To date, no attempt has been made in the decolonisation of time for the events of the Cook collision. This internship project locates the events of the Cook collision within the maramataka lunar calendar; utilising months recorded by Tairāwhiti tohunga for 1769. To determine the specific lunar phase for the dates of the collision provided by the Endeavour crew, these dates have been reconciled with algorithmic data from the United States Naval Observatory and NASA to determine the precise lunar phase.
Summary of commentaries
Distinguished Professor Dame Anne Salmond
Māori Studies and Anthropology, University of Auckland
This internship project does not aim to retell the story of Lt. James Cook ‘from the deck of the Endeavour, but from the people of the land.’ The narrative is powerful, and compelling.
As a descendant of those involved in the collisions with the Endeavour party in Tūranga-nui, Te Waitohioterangi draws upon an unrivalled wealth of ancestral accounts, taken from a wide range of sources – oral narratives passed down in whānau and hapū, Native Land Court records, Māori and local newspapers.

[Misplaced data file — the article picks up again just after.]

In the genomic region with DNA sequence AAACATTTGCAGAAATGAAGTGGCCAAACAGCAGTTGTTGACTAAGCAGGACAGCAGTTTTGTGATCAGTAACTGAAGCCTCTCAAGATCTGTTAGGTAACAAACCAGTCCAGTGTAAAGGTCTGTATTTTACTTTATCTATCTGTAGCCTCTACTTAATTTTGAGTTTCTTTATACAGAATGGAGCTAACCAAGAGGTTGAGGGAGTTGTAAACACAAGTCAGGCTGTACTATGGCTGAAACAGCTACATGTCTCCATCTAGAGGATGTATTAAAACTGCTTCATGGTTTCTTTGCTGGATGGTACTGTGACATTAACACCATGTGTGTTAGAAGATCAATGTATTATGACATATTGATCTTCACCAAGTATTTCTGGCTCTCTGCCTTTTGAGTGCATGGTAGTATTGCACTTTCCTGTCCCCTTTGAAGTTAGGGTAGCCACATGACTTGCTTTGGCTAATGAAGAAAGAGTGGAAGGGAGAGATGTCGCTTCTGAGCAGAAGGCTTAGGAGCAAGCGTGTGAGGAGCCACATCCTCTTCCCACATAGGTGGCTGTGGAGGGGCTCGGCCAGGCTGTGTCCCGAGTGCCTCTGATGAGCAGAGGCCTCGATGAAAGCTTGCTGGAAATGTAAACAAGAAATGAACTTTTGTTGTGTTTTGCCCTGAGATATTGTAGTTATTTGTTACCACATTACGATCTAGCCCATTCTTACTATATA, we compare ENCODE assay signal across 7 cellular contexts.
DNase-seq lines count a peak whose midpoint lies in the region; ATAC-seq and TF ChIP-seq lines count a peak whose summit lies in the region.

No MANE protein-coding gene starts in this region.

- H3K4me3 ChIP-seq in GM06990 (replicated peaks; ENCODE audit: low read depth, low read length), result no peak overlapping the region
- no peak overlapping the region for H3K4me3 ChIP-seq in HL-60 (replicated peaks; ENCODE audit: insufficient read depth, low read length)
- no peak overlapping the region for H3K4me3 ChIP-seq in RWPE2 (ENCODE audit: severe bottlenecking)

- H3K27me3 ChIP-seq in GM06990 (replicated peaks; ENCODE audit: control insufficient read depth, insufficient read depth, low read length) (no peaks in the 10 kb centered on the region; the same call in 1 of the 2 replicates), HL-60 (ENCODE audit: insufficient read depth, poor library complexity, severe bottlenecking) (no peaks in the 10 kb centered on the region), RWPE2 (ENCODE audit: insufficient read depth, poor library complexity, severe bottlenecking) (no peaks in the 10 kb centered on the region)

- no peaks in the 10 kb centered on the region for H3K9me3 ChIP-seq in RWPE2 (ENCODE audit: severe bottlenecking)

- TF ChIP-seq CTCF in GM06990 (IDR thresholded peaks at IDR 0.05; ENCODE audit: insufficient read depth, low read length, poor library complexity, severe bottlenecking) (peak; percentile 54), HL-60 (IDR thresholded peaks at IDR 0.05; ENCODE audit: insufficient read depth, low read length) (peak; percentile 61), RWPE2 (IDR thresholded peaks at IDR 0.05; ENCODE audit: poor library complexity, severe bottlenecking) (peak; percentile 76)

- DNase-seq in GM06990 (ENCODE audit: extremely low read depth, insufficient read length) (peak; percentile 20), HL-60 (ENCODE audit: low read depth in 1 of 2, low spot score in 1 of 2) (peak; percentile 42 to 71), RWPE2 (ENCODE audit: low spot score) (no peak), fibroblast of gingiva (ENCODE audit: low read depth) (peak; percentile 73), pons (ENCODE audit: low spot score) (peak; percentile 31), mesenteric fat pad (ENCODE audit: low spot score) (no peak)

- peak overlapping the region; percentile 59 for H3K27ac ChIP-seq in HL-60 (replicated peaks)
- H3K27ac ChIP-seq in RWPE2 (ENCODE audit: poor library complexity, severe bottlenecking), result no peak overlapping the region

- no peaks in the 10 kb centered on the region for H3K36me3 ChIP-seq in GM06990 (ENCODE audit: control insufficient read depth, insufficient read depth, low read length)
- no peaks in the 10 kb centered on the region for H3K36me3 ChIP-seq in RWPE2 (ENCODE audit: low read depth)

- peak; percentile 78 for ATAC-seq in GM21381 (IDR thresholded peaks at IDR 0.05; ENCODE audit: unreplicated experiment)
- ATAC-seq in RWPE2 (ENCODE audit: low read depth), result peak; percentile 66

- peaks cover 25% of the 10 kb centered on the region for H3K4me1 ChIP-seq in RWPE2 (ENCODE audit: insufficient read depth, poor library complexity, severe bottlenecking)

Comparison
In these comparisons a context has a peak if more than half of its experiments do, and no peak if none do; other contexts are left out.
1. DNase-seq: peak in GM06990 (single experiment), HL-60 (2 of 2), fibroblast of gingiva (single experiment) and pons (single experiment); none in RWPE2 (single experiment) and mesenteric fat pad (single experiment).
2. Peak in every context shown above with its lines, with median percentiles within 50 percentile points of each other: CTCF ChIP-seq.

As a result, he has identified many local participants in those early exchanges and illuminated their relationships one with another, alliances and conflicts alike, in far greater depth and detail than any previous accounts of these meetings (including my own).
Evidence from the Endeavour logs and journals and secondary sources is also closely examined. Like Rongowhakaata’s video in their exhibition at Te Papa Tongarewa, the narrative closely echoes the details in the primary sources. It is a fine example of the insights to be gained when different scholarly trajectories intersect, and are skilfully interwoven.